PIA’s inflight food was once the main attraction for passengers like us. Forget it! Apart from a smaller serving size, the biryani was cold, tasteless and tired. The chicken boti was definitely aged. The snacks served were equally unappetising. Obviously, whoever in PIA gave the contract for the supply of food pocketed money, while we the passengers ended up shoving down cold, old and cut-rate stuff down our throats.

The service in the economy is chaloo. Rarely did one see a steward walk down the aisle except at mealtimes when he would push a food tray your way without a word or a smile. I happen to catch the one serving us standing at the help counter on our arrival at Lahore airport. The young handsome man showed more alacrity on ground than in the air. Would you like to give me your contact so that we can talk about PIA’s awful performance, I ask him. He smiles (the first time I see him smile) and writes down his name and his cell number. While we wait to board our onwards flight from Lahore to Islamabad, he volunteers to tell me the horror story that is PIA.

“I have been a steward for seven years. I have received minimal raise. Only 30% of PIA’s earnings are spent on the running of the airline and our salaries, the rest 70% vanishes into thin air,” he says. “Currently a contractor in the Middle East has sued PIA for illegal termination of his contract. The power houses sitting on the two hills of Islamabad decided to give the lucrative contract to their own favourite who must have paid them huge kickbacks. They don’t care if PIA is left to deal with a pricey lawsuit from the former contract.”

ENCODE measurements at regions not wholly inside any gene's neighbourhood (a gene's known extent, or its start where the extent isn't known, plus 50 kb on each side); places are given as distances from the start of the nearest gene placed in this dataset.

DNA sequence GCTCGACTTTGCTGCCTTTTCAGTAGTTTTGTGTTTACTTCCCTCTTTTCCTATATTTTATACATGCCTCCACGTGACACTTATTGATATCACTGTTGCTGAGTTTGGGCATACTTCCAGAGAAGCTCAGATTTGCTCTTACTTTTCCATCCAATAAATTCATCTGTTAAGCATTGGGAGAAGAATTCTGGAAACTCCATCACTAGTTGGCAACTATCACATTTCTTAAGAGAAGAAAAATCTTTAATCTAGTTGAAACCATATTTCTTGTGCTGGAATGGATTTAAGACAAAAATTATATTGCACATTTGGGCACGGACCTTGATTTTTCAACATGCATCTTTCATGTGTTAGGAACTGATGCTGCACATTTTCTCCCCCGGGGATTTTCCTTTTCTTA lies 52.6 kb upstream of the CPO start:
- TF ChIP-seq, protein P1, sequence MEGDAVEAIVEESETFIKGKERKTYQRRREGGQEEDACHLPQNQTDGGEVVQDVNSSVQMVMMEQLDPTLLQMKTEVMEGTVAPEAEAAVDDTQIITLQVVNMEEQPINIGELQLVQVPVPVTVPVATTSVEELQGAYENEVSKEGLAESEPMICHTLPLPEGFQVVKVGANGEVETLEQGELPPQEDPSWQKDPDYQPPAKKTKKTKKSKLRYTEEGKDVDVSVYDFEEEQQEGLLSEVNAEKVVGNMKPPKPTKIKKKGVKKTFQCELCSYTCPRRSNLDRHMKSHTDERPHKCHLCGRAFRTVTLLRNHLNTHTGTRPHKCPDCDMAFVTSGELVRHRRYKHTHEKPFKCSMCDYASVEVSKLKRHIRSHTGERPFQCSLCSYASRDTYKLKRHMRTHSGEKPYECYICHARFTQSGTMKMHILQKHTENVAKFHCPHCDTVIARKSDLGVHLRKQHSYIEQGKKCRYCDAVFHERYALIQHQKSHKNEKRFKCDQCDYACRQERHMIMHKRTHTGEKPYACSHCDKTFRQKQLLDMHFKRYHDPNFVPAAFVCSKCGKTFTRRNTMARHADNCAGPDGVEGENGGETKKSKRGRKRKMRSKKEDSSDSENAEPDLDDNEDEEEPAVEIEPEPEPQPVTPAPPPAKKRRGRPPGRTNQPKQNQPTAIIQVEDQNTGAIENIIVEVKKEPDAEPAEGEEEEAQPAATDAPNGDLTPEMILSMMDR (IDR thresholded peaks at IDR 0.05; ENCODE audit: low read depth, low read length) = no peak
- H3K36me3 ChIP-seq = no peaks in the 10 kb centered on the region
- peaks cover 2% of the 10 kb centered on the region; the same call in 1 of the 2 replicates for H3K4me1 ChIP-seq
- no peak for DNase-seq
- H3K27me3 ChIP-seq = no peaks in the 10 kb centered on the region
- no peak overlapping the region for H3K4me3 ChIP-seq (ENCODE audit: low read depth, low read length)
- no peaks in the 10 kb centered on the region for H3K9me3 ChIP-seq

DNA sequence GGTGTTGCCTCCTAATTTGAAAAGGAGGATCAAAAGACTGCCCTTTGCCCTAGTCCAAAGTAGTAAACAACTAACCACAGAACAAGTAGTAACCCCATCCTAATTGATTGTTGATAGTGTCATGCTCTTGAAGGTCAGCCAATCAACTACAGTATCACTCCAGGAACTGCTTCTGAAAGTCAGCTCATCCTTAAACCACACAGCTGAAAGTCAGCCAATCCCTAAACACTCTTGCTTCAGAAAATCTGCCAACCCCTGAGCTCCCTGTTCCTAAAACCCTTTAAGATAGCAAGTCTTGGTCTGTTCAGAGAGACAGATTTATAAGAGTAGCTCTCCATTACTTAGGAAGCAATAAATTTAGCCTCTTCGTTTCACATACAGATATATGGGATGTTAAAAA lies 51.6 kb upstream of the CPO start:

The steward is not hopeful of PIA’s revival. “Like the rest of the country, PIA ka khuda hafiz.” He does not intend hanging around to see the airline go under. “I have already a scholarship for MBA waiting for me in Australia.”

Will the three wise men charged to investigate PIA’s human resources consider approaching people like the steward for a frank, unvarnished feedback? Will they assure them of confidentiality, promising to keep their identities secret?

Some years ago, I met two people working for PIA at its New York office. Mirvat Omar, an Egyptian woman was full of angst against her employer. “I’ve been a ticketing agent ever since 1986. I moved over to PIA almost 23 years ago. They will not promote me nor will they sack me. I’m tired, frustrated and very angry, but if I resign today, I lose everything but if they fire me, PIA will have to pay all my dues.” I quoted these lines in my Dawn column of January 31, 2010. Mirvat was paid a minimum wage of $2,000 a month. Most of it went in her long commute out of New Jersey. “I’m a single mom and need to work to run my home.”